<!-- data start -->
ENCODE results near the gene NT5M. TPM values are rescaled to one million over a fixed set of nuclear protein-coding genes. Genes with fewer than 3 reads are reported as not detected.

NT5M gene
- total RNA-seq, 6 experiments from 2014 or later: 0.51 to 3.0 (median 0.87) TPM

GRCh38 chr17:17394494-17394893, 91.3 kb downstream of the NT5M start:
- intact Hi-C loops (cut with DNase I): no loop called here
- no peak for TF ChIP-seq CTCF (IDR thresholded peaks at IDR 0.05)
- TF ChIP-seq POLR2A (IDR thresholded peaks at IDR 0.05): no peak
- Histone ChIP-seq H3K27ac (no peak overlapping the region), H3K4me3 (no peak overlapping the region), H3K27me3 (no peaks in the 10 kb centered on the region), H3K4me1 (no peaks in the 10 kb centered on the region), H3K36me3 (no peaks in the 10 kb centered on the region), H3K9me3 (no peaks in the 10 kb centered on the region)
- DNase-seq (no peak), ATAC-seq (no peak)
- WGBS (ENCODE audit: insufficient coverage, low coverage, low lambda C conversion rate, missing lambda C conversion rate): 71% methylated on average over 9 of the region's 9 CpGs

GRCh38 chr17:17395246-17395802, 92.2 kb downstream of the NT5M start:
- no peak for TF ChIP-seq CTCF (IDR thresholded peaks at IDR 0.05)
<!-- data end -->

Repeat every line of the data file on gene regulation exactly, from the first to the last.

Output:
ENCODE results near the gene NT5M. TPM values are rescaled to one million over a fixed set of nuclear protein-coding genes. Genes with fewer than 3 reads are reported as not detected.

NT5M gene
- total RNA-seq, 6 experiments from 2014 or later: 0.51 to 3.0 (median 0.87) TPM

GRCh38 chr17:17394494-17394893, 91.3 kb downstream of the NT5M start:
- intact Hi-C loops (cut with DNase I): no loop called here
- no peak for TF ChIP-seq CTCF (IDR thresholded peaks at IDR 0.05)
- TF ChIP-seq POLR2A (IDR thresholded peaks at IDR 0.05): no peak
- Histone ChIP-seq H3K27ac (no peak overlapping the region), H3K4me3 (no peak overlapping the region), H3K27me3 (no peaks in the 10 kb centered on the region), H3K4me1 (no peaks in the 10 kb centered on the region), H3K36me3 (no peaks in the 10 kb centered on the region), H3K9me3 (no peaks in the 10 kb centered on the region)
- DNase-seq (no peak), ATAC-seq (no peak)
- WGBS (ENCODE audit: insufficient coverage, low coverage, low lambda C conversion rate, missing lambda C conversion rate): 71% methylated on average over 9 of the region's 9 CpGs

GRCh38 chr17:17395246-17395802, 92.2 kb downstream of the NT5M start:
- no peak for TF ChIP-seq CTCF (IDR thresholded peaks at IDR 0.05)